Step 3: Apply Paste to Stubborn Marks
While step 2 is enough to remove the majority of the marks, you may find some stubborn stains remain. If you want to know how to clean burnt pans with stuck on grease, here’s a great trick – baking soda. Make up a paste consisting of baking soda and cold water. Add a small amount of water to the baking soda until it’s thick and grainy – you don’t want it to be runny. Apply the paste to the badly burnt marks, and leave for an hour or two. Baking soda is an excellent household cleaner, and will work wonders on those tricky, hard-to-remove stains that you were starting to think would never come off.
Step 4: Scrub & Wipe
If you want to know how to clean burnt pots and pans, there is one very important thing to remember – don’t go near it with steel wool or a wire scourer. In fact, it’s best not to even mention the words ‘steel wool’ around a stainless steel pot in case it hears you! Steel wool is the enemy of high quality stainless steel, so when you’re scrubbing the baking soda paste off the stubborn marks, it’s much better to use a soft sponge or cloth, especially as the baking soda itself is a mild abrasive – you don’t want to aggravate the metal further. For other types of pot, or for pots that are old and going to be disposed of soon anyway, it’s okay to use steel wool. Scrubbing is a much quicker way of getting the last of the burnt marks off, but wiping is gentler and will protect your stainless steel.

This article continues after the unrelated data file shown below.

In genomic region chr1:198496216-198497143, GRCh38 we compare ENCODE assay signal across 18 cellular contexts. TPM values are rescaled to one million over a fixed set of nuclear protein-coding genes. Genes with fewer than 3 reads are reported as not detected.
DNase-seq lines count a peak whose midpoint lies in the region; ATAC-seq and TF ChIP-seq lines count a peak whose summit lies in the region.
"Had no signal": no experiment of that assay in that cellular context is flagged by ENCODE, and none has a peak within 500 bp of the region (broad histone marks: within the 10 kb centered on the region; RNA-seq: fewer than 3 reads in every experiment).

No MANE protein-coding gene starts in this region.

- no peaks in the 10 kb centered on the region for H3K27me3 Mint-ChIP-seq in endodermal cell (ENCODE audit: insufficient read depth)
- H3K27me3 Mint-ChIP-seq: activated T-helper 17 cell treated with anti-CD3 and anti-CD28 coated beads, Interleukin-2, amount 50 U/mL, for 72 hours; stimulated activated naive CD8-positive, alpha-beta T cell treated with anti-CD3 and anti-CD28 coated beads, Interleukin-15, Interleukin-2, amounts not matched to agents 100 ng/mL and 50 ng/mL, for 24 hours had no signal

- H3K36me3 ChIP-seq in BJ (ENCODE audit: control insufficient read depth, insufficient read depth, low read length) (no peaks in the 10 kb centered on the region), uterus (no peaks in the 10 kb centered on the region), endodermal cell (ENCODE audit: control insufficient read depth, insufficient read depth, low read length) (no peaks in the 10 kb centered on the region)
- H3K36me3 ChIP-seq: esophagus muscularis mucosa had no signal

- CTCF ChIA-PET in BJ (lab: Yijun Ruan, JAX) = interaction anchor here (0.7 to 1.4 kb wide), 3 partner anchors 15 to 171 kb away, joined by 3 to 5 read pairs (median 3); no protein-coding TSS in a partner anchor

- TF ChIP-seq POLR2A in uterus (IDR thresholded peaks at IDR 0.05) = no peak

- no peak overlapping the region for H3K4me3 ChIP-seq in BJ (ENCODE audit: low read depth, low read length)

Step 5: Wash as Normal
That’s pretty much all there is to cleaning burnt pots, but you may like to add this one final step –washing your pot as normal. If your pan normally goes in the dishwasher, then that’s fine. All it really needs is a quick once-over after the wash just to make sure that ant remnants are completely gone.